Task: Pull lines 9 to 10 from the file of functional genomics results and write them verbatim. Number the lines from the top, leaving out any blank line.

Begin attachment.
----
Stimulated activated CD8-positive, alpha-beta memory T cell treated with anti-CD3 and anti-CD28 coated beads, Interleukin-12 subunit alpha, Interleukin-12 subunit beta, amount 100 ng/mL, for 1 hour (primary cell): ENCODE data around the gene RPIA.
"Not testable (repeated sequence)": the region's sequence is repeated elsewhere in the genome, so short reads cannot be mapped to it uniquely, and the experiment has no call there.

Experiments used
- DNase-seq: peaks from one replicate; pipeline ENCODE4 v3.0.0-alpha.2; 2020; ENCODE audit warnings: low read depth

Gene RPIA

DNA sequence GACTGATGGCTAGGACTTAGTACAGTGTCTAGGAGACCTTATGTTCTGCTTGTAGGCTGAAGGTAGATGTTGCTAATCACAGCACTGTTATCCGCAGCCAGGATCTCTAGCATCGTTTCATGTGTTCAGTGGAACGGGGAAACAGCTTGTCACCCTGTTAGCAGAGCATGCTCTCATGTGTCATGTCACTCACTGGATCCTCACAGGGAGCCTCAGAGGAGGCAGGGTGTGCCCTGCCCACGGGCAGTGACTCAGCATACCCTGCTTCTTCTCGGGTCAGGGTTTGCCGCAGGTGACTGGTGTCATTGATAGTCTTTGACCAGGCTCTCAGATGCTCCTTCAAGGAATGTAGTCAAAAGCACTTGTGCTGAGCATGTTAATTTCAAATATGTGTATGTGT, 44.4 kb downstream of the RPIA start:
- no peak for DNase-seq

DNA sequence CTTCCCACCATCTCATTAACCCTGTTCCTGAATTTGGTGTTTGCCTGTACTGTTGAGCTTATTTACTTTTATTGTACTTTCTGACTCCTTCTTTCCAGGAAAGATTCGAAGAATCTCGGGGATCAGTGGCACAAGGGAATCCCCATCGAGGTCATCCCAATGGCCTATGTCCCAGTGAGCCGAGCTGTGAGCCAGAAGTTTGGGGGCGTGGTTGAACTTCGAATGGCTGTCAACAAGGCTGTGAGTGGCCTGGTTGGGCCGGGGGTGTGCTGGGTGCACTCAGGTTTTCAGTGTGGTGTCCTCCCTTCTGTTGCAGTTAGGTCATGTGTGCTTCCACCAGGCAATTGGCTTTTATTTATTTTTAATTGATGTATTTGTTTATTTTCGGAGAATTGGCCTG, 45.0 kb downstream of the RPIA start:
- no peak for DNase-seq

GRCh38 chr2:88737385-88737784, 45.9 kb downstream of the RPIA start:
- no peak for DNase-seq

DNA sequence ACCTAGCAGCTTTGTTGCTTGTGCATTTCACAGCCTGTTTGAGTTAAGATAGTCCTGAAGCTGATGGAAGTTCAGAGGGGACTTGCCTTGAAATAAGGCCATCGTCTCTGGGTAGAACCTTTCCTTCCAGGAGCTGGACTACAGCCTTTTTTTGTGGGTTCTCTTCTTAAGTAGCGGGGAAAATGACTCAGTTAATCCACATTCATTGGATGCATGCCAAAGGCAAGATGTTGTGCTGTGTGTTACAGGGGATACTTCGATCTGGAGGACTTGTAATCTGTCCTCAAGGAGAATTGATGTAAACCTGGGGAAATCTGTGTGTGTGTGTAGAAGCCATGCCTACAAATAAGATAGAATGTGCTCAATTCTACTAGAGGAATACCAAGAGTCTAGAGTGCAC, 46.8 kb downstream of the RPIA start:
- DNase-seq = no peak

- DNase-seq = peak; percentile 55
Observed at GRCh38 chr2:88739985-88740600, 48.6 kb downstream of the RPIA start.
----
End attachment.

- no peak for DNase-seq

GRCh38 chr2:88737385-88737784, 45.9 kb downstream of the RPIA start: